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Bioenergy Village

A bio-energy village is a concept for the use of renewable energy sources in rural areas. The system uses biomass produced by local agriculture and forestry in a Biogas powerplant in order to supply the whole energy demand of a village, as electricity and district heating.

These villages tend to be self-powered and independent from external grids. The term bio-energy village describes only the energy dependency on fresh biologic material, whereas an ecovillage includes much more differentiated networks.

Examples of such villages are Jühnde near Göttingen and Mauenheim near Tuttlingen in Germany.


Energy production

Liquid manure, grass, silage and other raw materials from agriculture are fermented in a biological gas facility. The biogas produced fuels a combined heat and power plant (CHP). The heat is distributed over a district heating system, while power is fed into a local electricity grid. In winter additional heat requirements can be supplied by an additional heating plant, in which wood chips or straw are burned.

Existing projects


The first bio-energy village in Germany is Jühnde in the district of Göttingen. A project of the Interdisciplinary Centre For Sustainable Development (IZNE) at the University of Göttingen, and completed in January 2006, the project supplies the heat requirement of the village, and produces twice as much electricity as is used. It has been estimated that the participating households save €750 per year in energy costs.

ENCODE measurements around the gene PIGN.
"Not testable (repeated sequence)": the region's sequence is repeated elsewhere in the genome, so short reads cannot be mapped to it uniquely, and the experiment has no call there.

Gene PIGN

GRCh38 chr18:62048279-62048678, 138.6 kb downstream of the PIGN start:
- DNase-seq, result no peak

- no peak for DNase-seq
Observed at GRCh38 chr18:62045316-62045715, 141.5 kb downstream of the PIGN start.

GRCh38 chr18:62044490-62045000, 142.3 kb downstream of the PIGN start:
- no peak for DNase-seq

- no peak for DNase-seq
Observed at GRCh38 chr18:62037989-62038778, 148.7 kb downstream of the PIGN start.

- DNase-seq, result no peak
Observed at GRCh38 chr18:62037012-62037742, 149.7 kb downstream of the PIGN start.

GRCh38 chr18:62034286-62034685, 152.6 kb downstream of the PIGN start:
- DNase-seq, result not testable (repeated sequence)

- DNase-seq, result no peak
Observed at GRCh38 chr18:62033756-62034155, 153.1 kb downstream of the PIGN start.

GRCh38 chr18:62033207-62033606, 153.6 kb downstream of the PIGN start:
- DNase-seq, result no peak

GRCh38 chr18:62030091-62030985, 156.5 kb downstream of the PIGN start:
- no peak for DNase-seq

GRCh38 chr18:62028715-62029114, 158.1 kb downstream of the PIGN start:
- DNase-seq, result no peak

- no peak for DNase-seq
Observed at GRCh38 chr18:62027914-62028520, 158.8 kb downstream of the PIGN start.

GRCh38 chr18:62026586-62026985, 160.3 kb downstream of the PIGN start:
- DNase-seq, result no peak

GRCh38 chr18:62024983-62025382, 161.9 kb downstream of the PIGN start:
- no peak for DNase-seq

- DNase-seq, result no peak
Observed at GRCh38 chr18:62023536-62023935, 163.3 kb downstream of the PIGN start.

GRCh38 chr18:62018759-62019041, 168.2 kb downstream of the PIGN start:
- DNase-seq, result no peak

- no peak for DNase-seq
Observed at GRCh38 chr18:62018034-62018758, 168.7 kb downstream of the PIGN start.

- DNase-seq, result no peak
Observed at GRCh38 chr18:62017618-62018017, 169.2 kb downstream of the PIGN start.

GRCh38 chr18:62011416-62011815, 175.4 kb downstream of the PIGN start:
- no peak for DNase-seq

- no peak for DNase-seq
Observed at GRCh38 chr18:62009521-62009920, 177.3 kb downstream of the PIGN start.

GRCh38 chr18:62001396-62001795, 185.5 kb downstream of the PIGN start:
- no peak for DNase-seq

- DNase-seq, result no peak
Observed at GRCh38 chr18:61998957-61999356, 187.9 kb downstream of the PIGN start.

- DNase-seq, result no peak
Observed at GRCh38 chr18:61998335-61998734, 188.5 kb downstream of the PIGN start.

In Mauenheim, Baden-Württemberg, a bio-energy village has been developed in Immendingen in the district of Tuttlingen, with approximately 400 inhabitants and 148 buildings. The biogas facility and wood chip heating system are supplemented by a solar energy system. The project started operation in 2006. It has been calculated that about 1900 tonnes of CO2 per year will be saved.

Rai Breitenbach

The Breuberger village of Rai Breitenbach in the Odenwald (approximately 890 inhabitants) is in the process of becoming a bio-energy village. At present the project is still in the planning stage. A feasibility study has been completed and a co-operative created to carry out the project, which is expected to be completed in 2008.



  • No climatically harmful waste gases are released. The risks and waste disposal problem of nuclear energy are avoided.
  • The energy produced is often cheaper for consumers than conventional energy.
  • Local resources are used, saving transportation energy costs.
  • Energy costs are locally spent, strengthening the local economy and creating jobs.


  • Capital outlays are high.
  • The system works only if a large majority of the inhabitants participate, and can be attached to the local heating supply network.
This article is licensed under the GNU Free Documentation License. It uses material from the Wikipedia article "Bioenergy_Village". A list of authors is available in Wikipedia.
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